Thursday, 19 August 2010

Painful - in a good way?

The other day, rather to my surprise, I cracked the eight minutes per mile barrier for a middle-distance run — an achievement which, at sixty years of age, I’d honestly begun to think was forever beyond me.
However, I nearly didn’t. Most of the route I’d been with my running mate Ross, which had helped keep the pace up, and at the five-mile mark I noted we were on 40' 08" — just a fraction above what was required. But my legs were going, so I told Ross I thought I’d slow down for the last bit.
As soon as I’d said it, though, I realized this was my best opportunity all season, and perhaps the last chance I’d get ever, for the magic sub-8 minute pace. So instead of slowing down, I speeded up.
The next half mile actually wasn’t too bad. It was the last bit that really hurt. I’m glad no-one was with me at this stage, because the noises I was making were pretty strange! On this particular route, there’s a downhill and then a very steep uphill at the end. On the downhill, I felt physically sick. On the uphill I must have looked and sounded like a man in labour.
But despite everything, I did it. And very satisfying it was, too.
Yet here is the question I asked myself later in the week: If it hadn’t been so horrible, would it have been so satisfying?
In other words, was the pain of the moment a necessary part of the pleasure of the achievement?
And the answer I have to give, for myself in this particular situation, is that without the pain, there really would have been no gain in terms of the satisfaction achieved. Indeed, the more I have reflected on this, the more it seems to me that there is some ‘pain’ which is most definitely a good thing.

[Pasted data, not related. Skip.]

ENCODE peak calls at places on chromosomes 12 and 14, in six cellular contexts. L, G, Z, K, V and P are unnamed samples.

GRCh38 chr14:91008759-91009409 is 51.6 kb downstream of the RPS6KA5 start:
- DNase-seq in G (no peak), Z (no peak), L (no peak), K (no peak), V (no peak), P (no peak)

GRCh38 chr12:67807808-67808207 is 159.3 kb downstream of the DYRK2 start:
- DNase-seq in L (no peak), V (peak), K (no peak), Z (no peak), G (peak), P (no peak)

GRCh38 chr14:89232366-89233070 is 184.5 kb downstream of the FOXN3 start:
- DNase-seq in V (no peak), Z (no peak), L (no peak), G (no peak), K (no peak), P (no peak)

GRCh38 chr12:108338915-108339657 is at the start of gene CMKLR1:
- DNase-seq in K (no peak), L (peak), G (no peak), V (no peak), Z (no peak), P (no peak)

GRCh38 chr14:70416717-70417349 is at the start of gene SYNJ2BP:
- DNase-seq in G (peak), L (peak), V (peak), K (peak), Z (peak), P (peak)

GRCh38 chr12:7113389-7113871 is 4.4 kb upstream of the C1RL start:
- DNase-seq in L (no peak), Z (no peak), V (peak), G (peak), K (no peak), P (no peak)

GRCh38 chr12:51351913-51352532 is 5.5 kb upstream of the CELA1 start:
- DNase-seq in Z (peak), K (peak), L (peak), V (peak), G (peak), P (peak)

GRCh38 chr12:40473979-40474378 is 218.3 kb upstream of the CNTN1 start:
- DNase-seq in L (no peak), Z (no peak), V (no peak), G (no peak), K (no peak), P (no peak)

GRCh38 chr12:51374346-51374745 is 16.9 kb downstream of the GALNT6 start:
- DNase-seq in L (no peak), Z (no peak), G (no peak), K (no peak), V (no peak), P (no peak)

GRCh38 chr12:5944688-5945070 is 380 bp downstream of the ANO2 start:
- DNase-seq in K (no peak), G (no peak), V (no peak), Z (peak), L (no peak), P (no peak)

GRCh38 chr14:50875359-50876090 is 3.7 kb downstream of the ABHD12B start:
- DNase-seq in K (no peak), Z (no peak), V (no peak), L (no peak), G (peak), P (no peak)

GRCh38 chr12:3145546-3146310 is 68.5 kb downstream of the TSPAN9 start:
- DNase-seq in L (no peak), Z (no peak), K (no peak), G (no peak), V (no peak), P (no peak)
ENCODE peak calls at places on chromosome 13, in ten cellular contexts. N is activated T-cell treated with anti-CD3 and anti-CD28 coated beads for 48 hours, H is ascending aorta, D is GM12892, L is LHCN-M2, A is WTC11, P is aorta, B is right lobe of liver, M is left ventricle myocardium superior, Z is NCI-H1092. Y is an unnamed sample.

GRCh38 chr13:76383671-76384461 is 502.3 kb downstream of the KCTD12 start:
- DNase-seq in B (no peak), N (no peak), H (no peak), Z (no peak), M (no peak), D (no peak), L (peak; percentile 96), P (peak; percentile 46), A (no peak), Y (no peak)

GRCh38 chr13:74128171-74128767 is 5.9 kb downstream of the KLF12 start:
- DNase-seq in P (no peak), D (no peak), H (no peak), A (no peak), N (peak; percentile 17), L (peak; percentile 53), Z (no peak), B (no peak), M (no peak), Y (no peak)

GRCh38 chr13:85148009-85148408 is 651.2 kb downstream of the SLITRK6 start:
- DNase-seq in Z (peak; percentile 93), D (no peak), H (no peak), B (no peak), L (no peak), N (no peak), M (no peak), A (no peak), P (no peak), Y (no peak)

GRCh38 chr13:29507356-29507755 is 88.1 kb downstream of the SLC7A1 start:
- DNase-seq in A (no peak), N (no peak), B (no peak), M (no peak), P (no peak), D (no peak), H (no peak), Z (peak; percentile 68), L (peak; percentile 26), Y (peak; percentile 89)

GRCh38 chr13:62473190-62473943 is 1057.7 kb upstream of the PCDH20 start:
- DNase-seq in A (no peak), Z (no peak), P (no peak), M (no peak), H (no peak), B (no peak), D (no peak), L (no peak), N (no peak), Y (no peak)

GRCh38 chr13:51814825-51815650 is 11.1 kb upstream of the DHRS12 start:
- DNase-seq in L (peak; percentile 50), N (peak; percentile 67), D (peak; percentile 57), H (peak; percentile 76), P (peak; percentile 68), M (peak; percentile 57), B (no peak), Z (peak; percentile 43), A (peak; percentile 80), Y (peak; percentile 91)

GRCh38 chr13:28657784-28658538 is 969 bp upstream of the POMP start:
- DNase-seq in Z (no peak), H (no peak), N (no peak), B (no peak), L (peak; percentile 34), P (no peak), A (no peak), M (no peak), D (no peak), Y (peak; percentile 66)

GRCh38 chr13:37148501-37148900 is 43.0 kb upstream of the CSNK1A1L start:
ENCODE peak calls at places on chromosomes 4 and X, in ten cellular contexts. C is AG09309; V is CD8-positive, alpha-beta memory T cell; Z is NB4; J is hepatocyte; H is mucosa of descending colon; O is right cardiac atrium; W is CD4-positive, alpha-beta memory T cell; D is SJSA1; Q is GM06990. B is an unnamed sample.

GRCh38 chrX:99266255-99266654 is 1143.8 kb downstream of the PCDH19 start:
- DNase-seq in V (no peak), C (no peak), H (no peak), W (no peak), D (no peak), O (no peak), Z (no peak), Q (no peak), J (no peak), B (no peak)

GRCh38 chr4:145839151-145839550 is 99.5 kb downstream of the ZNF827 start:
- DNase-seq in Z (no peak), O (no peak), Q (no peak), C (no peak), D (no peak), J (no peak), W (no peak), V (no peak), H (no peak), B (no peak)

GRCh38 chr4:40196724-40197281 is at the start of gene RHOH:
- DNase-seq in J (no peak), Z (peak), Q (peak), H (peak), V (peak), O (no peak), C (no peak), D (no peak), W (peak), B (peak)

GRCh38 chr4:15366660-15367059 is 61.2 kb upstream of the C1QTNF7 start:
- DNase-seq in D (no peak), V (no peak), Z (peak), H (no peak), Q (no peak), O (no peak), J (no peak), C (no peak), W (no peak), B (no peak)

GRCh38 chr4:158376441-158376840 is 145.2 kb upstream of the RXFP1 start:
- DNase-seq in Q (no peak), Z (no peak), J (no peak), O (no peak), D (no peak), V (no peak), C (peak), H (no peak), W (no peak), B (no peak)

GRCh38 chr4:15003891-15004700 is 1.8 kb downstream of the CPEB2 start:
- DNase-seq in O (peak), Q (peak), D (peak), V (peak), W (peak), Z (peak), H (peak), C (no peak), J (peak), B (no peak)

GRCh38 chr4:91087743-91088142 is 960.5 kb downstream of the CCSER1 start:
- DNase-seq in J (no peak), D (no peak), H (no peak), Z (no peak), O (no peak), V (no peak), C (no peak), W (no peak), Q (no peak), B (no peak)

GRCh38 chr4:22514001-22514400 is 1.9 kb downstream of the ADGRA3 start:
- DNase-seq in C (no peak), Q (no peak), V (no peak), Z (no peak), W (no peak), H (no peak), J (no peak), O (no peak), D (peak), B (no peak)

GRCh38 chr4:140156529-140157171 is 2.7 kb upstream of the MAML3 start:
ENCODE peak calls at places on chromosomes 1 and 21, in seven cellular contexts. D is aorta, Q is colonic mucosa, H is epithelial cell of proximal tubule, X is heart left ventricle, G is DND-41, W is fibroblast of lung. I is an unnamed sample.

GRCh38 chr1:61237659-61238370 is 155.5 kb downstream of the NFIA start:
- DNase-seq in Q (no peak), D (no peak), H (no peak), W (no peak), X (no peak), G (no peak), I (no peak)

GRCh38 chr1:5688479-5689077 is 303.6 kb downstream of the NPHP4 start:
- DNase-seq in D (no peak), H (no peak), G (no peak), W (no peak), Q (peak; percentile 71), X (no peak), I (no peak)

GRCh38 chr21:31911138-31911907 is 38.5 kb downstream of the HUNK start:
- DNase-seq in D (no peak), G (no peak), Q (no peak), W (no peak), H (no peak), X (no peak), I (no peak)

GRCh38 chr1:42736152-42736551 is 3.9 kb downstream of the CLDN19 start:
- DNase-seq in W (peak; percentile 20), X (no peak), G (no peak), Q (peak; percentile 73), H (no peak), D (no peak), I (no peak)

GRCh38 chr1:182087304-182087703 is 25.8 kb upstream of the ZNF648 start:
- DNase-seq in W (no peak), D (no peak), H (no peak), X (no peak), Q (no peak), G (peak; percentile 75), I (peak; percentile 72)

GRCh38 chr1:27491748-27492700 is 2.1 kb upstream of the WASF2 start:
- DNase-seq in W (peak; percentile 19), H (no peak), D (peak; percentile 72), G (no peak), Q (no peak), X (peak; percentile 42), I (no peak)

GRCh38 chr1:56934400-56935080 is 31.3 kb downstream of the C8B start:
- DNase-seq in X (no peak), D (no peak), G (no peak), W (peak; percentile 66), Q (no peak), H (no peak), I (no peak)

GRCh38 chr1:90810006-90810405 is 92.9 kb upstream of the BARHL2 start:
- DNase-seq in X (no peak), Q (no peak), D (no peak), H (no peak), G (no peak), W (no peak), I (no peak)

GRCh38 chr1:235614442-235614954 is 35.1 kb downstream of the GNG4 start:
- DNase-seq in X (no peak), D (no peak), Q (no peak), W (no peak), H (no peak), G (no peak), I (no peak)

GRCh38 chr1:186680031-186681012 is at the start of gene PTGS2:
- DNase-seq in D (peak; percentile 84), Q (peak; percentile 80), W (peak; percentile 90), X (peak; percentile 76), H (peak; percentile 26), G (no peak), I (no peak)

Now in case anyone gets the wrong idea, let me immediately say that most pain — and here I am talking about physical pain — is decidedly unwelcome and unpleasant. To give a trivial example, the other day I stubbed my toe whilst walking round the house bare-foot. It hurt like stink, the toe turned green and it is still sore now.
When C S Lewis wrote his classic The Problem of Pain, it was these sorts of pains he addressed — the sorts of pains from which we understandably shrink, the pains for which painkillers and anaesthetics were invented, the pains which cause us to question the existence (or at least the character) of God.
Such pains range from the mildly irritating (as with my toe) to the utterly devastating. Yet even the most bearable is a blot on our experience. As to extreme pain, it is hard to comprehend its having any point or purpose.
Yet would my recent running achievement have been the same for me if it had involved no discomfort at all? The answer is clearly no.
The same thought crossed my mind when reading a review of a book about a disastrous expedition on K2. Why, I found myself asking, would anyone put themselves through such an experience? Why not just sit at home in the warm and watch telly? But ask yourself this: Which would you rather be, the person who stayed at home, or the person who climbed K2?
Now of course the problem is, you might just wind up as the person who fell off K2 and died. But isn’t that the whole point? You can only be ‘the person who climbed K2’, if you can also be ‘the person who might have fallen off K2 to a horrible death’.
On a much smaller scale, I can only be the ‘me’ that cracked the 8-minute mile because it was thoroughly uncomfortable doing so. I could have run the same route at a much slower pace and still be as physically fit (indeed arguably fitter, given the injury possibilities), but I’m not, and I’m glad for it.
And this brings me to the theological point.